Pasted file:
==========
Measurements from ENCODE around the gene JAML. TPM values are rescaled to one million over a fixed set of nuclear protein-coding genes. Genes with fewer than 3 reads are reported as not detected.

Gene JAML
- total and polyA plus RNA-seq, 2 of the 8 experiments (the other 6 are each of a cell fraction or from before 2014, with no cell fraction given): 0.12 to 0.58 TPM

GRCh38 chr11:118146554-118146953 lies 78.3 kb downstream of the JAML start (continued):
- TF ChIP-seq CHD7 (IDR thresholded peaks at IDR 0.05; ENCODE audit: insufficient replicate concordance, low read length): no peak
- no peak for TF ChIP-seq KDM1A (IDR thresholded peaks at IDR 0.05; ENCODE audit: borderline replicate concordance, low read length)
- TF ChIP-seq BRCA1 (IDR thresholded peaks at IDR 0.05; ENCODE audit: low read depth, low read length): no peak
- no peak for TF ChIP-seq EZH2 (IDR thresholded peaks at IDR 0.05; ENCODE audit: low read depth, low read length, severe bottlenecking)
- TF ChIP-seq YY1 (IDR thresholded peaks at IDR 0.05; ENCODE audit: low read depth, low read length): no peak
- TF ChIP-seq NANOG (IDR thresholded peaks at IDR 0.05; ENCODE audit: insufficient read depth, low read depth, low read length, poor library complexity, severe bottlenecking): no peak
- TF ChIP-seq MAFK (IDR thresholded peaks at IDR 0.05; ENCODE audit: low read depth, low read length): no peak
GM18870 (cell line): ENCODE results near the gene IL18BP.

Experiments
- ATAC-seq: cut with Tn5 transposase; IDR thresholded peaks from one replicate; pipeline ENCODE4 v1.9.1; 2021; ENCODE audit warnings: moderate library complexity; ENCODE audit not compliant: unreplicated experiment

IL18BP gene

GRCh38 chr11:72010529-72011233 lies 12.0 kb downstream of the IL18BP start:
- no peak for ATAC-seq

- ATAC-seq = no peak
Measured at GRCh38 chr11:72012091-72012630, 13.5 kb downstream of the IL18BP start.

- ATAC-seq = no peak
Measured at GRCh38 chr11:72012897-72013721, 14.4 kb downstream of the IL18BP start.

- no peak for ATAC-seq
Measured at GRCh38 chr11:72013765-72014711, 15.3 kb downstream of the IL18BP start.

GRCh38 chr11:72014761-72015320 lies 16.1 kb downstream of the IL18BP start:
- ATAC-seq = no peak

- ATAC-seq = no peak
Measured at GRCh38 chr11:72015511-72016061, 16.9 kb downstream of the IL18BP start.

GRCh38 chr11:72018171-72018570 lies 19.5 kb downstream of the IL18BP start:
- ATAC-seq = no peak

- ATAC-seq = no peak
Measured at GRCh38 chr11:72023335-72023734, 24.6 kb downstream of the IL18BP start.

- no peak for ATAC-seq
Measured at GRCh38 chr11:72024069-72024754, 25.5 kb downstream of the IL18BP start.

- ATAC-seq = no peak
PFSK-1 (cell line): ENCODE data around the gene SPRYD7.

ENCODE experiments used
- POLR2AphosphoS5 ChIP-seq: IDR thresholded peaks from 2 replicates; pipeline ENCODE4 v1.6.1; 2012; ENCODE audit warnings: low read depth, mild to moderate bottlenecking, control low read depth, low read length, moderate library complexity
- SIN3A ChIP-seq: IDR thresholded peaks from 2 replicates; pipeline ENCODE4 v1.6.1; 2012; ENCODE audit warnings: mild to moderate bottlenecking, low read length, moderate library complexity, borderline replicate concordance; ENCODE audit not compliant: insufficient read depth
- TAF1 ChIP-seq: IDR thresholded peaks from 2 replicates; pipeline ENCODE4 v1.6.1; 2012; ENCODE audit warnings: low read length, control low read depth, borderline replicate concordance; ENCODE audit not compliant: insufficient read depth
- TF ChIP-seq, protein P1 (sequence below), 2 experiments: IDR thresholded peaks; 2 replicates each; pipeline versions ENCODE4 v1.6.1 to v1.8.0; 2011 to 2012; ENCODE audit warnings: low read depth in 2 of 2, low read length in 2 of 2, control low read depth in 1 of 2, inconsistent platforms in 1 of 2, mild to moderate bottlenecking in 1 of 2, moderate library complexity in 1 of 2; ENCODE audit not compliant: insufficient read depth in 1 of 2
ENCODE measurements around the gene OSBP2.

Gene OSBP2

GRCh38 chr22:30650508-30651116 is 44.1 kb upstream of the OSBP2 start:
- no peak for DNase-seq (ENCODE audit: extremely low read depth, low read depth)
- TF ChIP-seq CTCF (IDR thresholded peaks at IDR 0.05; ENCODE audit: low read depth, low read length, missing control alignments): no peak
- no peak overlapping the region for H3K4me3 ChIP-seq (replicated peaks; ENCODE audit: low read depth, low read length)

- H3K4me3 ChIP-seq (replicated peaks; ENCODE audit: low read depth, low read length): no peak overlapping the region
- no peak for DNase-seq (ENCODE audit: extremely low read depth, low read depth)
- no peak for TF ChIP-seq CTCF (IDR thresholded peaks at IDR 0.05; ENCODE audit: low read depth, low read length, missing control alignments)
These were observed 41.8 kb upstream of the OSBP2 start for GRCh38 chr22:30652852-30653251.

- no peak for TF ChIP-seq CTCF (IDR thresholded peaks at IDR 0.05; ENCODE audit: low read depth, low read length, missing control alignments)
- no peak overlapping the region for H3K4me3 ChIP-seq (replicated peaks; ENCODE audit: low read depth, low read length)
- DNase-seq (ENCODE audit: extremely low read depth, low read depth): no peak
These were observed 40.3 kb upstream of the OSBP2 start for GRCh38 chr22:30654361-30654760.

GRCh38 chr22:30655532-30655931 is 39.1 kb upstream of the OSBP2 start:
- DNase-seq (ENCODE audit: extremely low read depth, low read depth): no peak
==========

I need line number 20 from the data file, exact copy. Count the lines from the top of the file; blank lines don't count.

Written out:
- ATAC-seq = no peak